Empire is a significant theme in the Bible. From Pharaoh in Egypt and the Exile, to King Solomon of Israel and the monarchy, to the Babylonian empire, to the Roman empire, finally with a showdown in Revelation; the concept of empire comes up time and time again. The Bible never has anything good to say about empire. But what is Empire? Is empire an issue we have to deal with today?
Four Characteristics of an Empire
1. Military. An empire not only has a military, it often commands the best military in the world. Better soldiers, better weapons, better funding, better strategy. An empire has trust in its military for its safety and security.
2. Economic. An empire is an engine that drives the world’s economy forward. Its people trust in its markets for their peace and prosperity.
3. Political. An empire has a way of organizing the power structures that run society. Its emperor, or president, or prime minister, plays more than a leadership role or celebrity role… they play the role of a pseudo-god. An empire places trust in its particular form of government, believing it to be superior above all others.
4. Ideology. An empire uses a shared narrative about “the good life,” in order to control and conform. It has to get you to do its bidding through law and through culture. The empire needs you to fit into the image it creates, to behave and think like it wants you to.
After reading these characteristics, you may have identified a few nations (past and present) which qualify as empires. But this all doesn’t sound so bad, does it? Let’s take a look at why it is.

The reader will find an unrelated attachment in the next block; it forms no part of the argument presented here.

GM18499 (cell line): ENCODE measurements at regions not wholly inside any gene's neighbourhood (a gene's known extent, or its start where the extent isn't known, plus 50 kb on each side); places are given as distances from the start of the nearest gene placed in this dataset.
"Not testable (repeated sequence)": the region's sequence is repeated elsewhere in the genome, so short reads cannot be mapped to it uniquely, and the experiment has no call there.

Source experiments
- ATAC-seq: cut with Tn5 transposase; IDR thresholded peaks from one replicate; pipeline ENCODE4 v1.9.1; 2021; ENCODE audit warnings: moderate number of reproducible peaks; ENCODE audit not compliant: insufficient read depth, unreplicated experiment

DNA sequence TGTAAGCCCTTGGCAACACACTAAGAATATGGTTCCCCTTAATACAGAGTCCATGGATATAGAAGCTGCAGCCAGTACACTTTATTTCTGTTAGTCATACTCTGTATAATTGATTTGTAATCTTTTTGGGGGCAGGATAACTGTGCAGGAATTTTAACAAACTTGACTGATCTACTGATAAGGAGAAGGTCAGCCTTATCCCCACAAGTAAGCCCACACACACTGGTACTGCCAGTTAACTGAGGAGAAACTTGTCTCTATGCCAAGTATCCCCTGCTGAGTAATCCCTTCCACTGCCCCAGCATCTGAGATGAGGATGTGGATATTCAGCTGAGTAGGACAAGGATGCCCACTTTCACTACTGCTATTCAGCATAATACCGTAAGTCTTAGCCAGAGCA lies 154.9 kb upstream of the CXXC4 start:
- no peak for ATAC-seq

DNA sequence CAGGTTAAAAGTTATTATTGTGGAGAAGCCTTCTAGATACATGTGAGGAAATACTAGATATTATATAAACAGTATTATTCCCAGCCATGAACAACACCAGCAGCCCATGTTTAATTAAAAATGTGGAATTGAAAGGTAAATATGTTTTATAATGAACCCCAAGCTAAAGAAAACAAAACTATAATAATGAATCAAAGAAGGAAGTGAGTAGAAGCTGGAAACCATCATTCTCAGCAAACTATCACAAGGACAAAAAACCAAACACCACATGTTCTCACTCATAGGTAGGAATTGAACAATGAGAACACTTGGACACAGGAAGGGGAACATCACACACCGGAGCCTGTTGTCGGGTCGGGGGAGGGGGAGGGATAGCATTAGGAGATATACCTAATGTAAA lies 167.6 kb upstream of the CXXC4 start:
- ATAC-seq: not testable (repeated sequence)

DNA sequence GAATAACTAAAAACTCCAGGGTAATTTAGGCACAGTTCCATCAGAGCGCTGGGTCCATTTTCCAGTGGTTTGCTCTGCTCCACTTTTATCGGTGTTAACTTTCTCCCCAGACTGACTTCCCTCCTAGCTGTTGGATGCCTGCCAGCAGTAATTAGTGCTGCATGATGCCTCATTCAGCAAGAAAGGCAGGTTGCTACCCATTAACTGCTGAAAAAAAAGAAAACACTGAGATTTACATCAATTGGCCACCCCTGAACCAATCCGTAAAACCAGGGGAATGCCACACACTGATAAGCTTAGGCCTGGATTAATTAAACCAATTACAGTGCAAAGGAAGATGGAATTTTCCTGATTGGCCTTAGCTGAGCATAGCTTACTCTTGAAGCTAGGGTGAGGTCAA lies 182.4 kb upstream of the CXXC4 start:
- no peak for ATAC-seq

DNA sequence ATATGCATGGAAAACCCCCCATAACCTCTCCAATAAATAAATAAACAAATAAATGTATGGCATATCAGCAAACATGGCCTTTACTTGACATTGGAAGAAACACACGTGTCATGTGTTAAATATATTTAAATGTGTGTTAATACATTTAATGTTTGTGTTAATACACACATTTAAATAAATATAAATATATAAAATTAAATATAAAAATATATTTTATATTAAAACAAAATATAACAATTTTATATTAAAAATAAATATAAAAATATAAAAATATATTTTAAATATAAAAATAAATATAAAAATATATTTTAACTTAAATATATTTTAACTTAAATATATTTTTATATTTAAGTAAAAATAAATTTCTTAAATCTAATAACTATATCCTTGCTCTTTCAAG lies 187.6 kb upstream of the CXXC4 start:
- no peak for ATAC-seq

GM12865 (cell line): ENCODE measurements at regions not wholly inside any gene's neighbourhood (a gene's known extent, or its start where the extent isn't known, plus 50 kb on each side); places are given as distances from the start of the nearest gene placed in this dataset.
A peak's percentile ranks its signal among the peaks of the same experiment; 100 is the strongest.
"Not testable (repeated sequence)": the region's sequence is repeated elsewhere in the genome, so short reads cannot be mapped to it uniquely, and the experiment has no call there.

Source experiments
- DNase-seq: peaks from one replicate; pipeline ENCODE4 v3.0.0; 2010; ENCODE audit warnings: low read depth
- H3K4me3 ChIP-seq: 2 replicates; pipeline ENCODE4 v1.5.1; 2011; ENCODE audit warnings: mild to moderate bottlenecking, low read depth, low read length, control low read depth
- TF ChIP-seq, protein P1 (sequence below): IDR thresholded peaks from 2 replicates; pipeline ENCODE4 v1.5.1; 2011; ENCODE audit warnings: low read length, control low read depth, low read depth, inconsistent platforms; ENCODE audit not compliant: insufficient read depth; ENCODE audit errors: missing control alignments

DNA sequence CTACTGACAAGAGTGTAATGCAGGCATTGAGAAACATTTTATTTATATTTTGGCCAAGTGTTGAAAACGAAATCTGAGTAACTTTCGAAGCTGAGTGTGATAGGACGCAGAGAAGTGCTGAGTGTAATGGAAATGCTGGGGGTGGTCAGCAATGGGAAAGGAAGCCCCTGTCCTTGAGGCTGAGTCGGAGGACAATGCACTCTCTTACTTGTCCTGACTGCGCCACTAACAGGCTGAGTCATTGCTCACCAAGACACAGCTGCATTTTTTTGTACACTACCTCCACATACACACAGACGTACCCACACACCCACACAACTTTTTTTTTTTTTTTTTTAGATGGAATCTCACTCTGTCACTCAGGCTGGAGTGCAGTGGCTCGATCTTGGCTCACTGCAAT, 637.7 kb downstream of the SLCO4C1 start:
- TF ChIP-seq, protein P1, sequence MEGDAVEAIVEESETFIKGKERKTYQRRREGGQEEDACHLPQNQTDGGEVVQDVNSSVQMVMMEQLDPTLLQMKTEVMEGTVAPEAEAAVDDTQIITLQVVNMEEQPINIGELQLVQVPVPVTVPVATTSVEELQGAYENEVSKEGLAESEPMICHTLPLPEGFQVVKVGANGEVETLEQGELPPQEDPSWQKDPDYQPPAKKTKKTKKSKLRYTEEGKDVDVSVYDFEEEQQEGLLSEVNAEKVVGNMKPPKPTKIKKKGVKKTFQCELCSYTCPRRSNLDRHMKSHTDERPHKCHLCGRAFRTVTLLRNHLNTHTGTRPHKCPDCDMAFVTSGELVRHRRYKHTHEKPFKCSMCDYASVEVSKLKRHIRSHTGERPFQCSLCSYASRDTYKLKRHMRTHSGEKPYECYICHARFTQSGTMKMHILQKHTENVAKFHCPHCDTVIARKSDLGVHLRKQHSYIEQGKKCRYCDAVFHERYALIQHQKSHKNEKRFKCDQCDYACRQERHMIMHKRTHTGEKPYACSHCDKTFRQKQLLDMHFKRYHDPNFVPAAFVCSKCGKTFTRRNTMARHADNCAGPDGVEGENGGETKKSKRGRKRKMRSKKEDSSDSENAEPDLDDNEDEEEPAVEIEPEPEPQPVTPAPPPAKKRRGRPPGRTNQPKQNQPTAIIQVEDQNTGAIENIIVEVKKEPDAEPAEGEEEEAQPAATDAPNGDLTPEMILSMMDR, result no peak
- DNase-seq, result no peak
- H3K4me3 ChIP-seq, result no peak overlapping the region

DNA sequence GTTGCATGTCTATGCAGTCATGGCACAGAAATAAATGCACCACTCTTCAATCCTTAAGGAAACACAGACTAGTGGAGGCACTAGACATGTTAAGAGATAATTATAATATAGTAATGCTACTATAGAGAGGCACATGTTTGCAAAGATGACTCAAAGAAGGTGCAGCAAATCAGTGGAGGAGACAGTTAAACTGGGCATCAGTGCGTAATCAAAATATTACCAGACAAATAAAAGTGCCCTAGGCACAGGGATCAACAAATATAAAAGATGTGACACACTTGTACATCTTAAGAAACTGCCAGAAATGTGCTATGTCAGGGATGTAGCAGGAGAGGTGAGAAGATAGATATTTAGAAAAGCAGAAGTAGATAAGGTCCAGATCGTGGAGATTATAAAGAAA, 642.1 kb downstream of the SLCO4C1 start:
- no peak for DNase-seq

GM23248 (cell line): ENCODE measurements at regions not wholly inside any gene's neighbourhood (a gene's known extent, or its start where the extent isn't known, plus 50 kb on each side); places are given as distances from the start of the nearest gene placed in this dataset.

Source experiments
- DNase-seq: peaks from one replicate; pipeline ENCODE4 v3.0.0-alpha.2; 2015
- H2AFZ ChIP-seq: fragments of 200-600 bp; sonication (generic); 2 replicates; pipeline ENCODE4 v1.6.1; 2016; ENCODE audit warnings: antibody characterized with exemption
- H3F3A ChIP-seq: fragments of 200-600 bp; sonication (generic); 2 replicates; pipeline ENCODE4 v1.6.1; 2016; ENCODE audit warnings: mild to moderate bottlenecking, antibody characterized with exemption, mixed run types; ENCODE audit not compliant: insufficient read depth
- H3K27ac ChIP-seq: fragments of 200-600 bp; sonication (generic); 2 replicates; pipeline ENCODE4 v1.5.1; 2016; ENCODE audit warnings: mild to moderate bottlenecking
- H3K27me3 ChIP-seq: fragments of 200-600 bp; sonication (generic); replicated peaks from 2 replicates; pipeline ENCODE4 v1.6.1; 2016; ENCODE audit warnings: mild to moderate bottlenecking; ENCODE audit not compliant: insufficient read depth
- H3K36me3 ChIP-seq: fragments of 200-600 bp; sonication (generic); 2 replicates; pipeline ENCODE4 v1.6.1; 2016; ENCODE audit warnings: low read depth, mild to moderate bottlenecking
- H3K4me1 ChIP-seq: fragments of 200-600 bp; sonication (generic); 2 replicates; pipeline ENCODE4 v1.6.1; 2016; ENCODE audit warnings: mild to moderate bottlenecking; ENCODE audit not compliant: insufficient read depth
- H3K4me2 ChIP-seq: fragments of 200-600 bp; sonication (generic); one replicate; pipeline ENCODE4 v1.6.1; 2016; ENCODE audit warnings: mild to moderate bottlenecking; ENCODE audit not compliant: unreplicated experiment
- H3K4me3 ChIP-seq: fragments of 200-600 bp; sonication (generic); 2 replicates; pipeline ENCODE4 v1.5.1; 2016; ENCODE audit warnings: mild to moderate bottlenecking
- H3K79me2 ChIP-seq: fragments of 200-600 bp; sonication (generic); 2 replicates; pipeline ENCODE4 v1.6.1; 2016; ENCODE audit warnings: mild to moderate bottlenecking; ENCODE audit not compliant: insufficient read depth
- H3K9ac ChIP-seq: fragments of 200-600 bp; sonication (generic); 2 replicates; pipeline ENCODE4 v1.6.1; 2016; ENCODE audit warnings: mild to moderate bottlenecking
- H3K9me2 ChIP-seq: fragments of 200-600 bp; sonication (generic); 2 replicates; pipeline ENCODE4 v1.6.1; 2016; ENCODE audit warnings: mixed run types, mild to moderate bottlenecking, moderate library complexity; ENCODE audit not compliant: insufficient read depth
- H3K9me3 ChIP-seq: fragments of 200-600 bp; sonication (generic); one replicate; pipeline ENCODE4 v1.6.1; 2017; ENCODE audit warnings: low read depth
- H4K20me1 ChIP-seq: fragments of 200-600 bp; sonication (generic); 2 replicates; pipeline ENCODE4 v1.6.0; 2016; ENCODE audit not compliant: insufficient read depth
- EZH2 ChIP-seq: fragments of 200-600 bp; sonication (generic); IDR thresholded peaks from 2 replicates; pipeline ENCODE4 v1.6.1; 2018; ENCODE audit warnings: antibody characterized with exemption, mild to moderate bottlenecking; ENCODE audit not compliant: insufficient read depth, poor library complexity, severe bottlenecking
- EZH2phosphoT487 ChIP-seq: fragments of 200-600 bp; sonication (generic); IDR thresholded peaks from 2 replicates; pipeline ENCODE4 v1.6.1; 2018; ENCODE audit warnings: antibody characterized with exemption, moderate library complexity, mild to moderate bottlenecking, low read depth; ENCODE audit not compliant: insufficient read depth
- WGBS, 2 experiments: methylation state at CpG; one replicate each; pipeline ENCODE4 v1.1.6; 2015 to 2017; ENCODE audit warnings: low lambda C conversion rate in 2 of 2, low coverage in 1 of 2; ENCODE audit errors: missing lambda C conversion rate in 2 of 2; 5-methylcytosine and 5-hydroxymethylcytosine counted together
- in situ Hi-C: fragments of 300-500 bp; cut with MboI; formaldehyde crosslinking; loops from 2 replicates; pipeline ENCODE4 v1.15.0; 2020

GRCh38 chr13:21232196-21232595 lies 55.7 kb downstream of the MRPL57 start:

Why Empire Matters
Empires are rich and powerful nations that believe they have a right to rule people (and other nations). They proclaim a “manifest destiny” to shape the world according to their agenda and values. God regards this as a transgression upon his sovereignty. What empires claim for themselves, God promises to his Son (Matthew 28:18). Scripture states that Jesus alone has the right to rule over the nations (Isaiah 9:5-6). The throne of God and political empire will always be in opposition to one another (Isaiah 14:22-23). God and Satan will always be in opposition to one another.
Empire is the primary method Satan uses to oppose the will of God. The enemy is not omnipresent; he cannot be in all places at once, tempting every person on the planet. In order to accomplish this, Satan uses systems and power structures, built up over hundreds or thousands of years. He must work with our fallen desire to exert coercive power over other people. How does he do this? He does this through power structures embedded in the very nature of national governments, especially those of empires. How can he do this? He can do this because he controls all the kingdoms of the world.
Satan rules by commanding the nations.
Satan, Commander in Chief
Before Jesus started his ministry, he spent 40 days in the wilderness where the devil tempted him.
The devil led him up to a high place and showed him in an instant all the kingdoms of the world. And he said to him, “I will give you all their authority and splendor; it has been given to me, and I can give it to anyone I want to. If you worship me, it will all be yours.”
The devil just said that he has authority over all the nations in the world. Interestingly, Jesus doesn’t dispute the devil’s incredible claim of ownership. Christ’s response? “It is written: ‘Worship the Lord your God and serve him only.’” That’s it. Jesus also doesn’t dispute that the devil could make good on his offer. In fact, everything else that the New Testament says about the devil supports his claim.
On several occasions, Jesus refers to Satan as the “prince” or “ruler” of the world (John 12:31; 14:30; 16:11). Paul says he’s “the god of this age” and “the ruler of the kingdom of the air” (2 Corinthians 4:4; Ephesians 2:2). John claims, “The whole world is under the control of the evil one” (1 John 5:19). Read more here.